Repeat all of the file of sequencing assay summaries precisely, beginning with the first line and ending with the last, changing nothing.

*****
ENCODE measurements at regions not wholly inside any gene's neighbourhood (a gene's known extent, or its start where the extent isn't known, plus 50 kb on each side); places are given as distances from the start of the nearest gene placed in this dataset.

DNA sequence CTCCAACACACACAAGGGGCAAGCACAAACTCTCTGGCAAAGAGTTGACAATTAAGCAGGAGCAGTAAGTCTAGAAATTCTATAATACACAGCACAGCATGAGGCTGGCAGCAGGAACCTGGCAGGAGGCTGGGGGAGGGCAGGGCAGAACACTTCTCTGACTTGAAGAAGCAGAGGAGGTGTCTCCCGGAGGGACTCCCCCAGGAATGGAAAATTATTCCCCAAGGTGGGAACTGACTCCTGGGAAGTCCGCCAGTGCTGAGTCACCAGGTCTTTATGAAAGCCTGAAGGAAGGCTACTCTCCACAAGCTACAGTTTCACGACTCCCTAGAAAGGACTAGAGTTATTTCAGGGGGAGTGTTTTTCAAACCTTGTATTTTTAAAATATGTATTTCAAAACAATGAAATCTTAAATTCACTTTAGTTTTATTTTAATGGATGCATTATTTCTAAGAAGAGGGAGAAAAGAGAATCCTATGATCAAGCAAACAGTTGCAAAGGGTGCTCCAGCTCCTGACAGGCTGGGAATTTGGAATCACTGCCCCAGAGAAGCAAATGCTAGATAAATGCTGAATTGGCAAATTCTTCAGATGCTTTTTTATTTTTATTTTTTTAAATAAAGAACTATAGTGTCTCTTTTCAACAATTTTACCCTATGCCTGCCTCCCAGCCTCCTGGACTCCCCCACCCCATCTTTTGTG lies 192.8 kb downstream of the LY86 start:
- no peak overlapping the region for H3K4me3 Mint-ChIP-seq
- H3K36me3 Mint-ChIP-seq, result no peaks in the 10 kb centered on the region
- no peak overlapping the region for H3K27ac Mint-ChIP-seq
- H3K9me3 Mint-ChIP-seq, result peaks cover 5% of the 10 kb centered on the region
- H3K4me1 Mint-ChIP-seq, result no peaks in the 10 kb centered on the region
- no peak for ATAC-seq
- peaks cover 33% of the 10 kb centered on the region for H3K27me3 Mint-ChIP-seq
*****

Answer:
ENCODE measurements at regions not wholly inside any gene's neighbourhood (a gene's known extent, or its start where the extent isn't known, plus 50 kb on each side); places are given as distances from the start of the nearest gene placed in this dataset.

DNA sequence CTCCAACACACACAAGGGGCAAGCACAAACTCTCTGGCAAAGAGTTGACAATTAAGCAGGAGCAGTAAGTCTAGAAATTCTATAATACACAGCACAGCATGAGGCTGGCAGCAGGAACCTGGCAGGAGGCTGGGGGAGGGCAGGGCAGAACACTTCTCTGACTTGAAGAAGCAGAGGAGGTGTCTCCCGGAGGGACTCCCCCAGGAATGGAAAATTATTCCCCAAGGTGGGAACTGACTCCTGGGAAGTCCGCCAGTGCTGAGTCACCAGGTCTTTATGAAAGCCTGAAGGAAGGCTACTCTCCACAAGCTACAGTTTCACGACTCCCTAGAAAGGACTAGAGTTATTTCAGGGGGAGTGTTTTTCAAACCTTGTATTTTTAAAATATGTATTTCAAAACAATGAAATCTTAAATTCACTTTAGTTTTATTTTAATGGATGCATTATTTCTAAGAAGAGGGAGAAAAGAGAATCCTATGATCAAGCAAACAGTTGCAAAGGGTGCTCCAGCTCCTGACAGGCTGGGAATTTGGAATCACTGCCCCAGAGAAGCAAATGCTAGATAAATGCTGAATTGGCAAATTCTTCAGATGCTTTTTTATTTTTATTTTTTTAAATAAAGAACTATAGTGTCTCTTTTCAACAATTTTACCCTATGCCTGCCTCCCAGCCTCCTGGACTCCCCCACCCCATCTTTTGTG lies 192.8 kb downstream of the LY86 start:
- no peak overlapping the region for H3K4me3 Mint-ChIP-seq
- H3K36me3 Mint-ChIP-seq, result no peaks in the 10 kb centered on the region
- no peak overlapping the region for H3K27ac Mint-ChIP-seq
- H3K9me3 Mint-ChIP-seq, result peaks cover 5% of the 10 kb centered on the region
- H3K4me1 Mint-ChIP-seq, result no peaks in the 10 kb centered on the region
- no peak for ATAC-seq
- peaks cover 33% of the 10 kb centered on the region for H3K27me3 Mint-ChIP-seq